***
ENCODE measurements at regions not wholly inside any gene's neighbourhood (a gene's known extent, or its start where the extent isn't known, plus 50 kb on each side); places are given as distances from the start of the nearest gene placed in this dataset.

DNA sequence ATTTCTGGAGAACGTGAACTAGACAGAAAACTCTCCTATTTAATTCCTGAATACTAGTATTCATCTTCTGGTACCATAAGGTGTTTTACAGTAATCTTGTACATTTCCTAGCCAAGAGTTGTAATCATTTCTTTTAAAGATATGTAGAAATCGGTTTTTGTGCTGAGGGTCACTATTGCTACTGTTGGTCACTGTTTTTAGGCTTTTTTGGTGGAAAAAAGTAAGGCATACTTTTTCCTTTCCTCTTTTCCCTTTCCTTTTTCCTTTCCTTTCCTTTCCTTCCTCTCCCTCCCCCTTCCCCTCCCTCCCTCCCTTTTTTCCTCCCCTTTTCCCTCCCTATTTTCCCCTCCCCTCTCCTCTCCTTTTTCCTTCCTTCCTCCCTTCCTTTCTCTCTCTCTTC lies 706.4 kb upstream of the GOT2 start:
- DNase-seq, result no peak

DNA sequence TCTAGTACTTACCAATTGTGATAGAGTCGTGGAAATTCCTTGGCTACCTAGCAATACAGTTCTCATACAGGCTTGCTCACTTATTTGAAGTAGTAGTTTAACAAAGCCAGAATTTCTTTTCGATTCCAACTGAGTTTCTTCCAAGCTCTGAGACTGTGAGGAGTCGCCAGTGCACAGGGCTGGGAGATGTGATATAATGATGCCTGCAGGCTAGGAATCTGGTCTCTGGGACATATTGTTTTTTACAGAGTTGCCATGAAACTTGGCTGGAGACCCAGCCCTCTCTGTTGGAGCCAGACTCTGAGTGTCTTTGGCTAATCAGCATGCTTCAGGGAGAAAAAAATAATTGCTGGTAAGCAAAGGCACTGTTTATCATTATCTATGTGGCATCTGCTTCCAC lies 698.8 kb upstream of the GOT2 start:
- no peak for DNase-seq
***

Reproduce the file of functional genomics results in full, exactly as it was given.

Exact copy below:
ENCODE measurements at regions not wholly inside any gene's neighbourhood (a gene's known extent, or its start where the extent isn't known, plus 50 kb on each side); places are given as distances from the start of the nearest gene placed in this dataset.

DNA sequence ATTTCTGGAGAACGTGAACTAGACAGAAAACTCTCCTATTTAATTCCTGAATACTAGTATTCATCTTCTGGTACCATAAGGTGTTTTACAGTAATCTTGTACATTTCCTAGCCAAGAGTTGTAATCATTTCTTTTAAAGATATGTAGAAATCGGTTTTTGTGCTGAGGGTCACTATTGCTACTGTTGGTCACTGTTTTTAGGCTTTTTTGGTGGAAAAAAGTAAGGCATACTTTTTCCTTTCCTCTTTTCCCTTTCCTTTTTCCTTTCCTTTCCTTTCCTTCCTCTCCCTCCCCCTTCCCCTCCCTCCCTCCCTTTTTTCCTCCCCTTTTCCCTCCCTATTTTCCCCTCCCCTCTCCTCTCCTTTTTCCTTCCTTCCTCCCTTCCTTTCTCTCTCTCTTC lies 706.4 kb upstream of the GOT2 start:
- DNase-seq, result no peak

DNA sequence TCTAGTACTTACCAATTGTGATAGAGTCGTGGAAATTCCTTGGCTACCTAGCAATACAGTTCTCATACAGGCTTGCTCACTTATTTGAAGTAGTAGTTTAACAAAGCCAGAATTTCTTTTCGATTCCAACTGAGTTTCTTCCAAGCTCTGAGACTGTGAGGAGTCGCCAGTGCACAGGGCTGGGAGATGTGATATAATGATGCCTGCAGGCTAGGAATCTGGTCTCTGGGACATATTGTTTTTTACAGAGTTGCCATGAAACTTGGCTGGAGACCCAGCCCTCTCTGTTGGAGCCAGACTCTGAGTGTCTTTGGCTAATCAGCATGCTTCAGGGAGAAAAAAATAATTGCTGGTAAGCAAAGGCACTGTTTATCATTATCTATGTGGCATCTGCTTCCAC lies 698.8 kb upstream of the GOT2 start:
- no peak for DNase-seq